|Admin_History||Hubert McEvoy was born on 5 April 1899 in Rochdale. After leaving school he was apprenticed to an engineering tool turner and later studied at Osterley.|
He joined the Society of Jesus on 7 September 1922 at Roehampton and studied philosophy at St Mary's Hall and Heythrop College before teaching for a year as a scholastic at Wimbledon. On 9 September 1932 he was ordained a priest. In 1933 he went to St Beuno's for his Tertianship. He took his final vows in the Society of Jesus on 2 February 1935. In 1934 he joined teaching staff at Hodder and became Minister of the Community there in 1938. From 1941 he served at Lauriston in Edinburgh and in 1947 he moved to Bournemouth as Superior. In 1950 he became a Superior at Mount Street.
In 1953 he went to Accrington and then to Clitheroe in 1956 where he served as Minister of Community for 11 years.
He suffered from asthma and from 1966 he was under the specialist doctor care. He left Clitheroe, after an illness in 1967 and went to Stonyhurst as Scriptor, where he remained until his death.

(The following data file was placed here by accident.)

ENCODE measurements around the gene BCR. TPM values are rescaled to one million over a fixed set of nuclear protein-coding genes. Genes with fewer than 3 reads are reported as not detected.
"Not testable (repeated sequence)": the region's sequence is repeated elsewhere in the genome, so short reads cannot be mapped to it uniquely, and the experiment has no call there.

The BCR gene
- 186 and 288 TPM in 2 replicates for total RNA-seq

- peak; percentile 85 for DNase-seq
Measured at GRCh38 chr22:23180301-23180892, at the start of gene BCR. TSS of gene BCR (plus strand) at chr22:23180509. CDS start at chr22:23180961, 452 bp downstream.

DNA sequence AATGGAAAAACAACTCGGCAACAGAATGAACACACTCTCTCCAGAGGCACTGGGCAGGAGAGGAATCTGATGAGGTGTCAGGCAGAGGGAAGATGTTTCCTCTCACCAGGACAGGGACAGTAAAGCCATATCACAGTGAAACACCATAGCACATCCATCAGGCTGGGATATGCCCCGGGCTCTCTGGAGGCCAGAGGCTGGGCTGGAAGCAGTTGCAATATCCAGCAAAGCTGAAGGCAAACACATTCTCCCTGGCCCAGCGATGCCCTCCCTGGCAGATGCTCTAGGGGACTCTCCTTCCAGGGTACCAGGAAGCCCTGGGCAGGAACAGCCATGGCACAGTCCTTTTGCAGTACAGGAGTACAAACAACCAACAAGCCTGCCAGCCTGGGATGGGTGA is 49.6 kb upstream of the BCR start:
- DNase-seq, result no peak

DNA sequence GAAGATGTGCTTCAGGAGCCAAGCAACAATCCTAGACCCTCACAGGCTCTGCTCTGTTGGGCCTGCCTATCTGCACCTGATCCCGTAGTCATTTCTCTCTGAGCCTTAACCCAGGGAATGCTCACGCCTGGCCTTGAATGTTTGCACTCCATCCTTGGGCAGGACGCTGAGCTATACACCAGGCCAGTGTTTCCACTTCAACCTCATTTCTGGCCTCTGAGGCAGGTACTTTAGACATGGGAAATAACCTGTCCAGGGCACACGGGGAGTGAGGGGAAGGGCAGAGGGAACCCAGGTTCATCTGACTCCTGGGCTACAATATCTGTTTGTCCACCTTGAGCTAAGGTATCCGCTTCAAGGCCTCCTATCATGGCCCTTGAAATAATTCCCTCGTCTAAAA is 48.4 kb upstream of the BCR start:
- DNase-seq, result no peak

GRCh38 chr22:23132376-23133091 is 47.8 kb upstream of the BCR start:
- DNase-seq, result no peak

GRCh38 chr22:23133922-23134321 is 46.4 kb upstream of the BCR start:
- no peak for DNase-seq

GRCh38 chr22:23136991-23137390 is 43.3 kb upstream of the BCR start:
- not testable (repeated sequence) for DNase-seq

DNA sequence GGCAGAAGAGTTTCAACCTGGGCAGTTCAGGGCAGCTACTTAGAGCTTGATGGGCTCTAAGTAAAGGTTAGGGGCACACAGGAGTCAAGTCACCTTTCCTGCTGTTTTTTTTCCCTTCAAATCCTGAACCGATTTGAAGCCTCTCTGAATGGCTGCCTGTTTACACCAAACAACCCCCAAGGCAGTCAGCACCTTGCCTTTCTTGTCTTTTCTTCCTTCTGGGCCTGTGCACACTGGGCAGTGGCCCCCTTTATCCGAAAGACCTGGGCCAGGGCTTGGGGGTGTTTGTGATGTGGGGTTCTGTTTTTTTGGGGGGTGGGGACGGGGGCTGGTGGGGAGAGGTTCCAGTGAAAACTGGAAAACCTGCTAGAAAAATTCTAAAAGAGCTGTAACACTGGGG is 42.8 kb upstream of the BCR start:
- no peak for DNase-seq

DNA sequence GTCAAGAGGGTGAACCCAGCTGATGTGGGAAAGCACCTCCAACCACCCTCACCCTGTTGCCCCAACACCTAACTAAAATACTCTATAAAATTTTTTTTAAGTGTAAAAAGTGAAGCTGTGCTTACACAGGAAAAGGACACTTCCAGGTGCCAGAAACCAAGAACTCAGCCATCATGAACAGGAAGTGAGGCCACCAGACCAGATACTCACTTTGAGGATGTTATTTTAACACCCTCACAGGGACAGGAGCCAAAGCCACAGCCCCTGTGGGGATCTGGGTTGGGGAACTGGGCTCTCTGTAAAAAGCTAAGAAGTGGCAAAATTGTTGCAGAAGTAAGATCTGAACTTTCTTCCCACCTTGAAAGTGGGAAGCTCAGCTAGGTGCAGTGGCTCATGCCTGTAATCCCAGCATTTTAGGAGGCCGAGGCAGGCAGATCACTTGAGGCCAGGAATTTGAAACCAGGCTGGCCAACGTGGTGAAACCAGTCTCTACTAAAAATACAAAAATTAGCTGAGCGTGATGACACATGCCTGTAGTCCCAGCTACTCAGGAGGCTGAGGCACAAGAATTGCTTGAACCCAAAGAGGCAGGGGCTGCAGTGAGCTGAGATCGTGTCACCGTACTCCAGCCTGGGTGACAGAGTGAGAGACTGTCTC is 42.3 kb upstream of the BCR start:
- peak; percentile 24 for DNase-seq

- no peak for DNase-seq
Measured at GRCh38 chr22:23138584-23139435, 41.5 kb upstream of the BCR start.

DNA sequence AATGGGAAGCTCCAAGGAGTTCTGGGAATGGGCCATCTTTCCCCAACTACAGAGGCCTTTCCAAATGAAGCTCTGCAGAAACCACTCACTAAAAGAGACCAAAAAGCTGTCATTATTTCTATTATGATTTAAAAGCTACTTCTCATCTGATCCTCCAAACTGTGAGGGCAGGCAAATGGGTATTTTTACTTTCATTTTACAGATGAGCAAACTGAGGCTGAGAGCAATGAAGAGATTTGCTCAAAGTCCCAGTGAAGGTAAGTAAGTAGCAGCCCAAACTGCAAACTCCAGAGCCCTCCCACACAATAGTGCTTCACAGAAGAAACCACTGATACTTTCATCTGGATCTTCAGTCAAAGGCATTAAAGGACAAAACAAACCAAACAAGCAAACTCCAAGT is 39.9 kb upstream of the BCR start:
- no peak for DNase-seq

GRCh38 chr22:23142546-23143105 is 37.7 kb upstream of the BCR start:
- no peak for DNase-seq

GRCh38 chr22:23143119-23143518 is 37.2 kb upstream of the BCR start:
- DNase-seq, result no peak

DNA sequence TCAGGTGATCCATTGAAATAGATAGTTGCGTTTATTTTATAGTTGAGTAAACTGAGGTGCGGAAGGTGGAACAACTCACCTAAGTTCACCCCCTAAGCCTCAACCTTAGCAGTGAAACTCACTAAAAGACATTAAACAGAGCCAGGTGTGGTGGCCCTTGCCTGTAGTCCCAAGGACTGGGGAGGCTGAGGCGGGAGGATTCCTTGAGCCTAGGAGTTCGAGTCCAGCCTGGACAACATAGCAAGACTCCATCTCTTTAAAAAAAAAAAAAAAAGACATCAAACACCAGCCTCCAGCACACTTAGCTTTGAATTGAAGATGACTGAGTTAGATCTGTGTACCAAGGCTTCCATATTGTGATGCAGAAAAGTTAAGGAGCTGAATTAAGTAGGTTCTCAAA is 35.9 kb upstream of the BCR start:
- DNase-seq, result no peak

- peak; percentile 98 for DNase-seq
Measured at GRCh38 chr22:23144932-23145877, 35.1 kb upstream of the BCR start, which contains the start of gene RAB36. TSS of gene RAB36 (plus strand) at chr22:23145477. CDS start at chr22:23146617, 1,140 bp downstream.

He died on 24 February 1973 in Mount Street Hospital at Preston. His Requiem Mass was celebrated on 28 February at Stonyhurst.
His writing includes books, CTS pamphlets and articles. Among the titles of his books are the following: 'The sacrifice We Offer', 'Priestly Prayers', 'Devotions for Holy Communion', 'Devotions for Confession', 'In time of Sickness', 'A book of Family Prayers, for morning and evening each day of the week, and prayers for family needs', 'Children and Priest at Mass', 'Peace be with you', 'Prayers from Psalms with other Prayers from Scripture', 'Prayers of Purpose. An arrangement of liturgical prayers', 'The sacred action-my part. A Mass book for the young', 'Work and Worship: Daily Reading and Prayers'. His last book 'New Every Moment' was published after his death.
His book 'The Sacrifice we Offer' was inspiration for a pioneering film by Alan Turner (1949) under the same title with a commentary written by the author. Both book and film tried to give better understanding, translation and explanation of the Mass.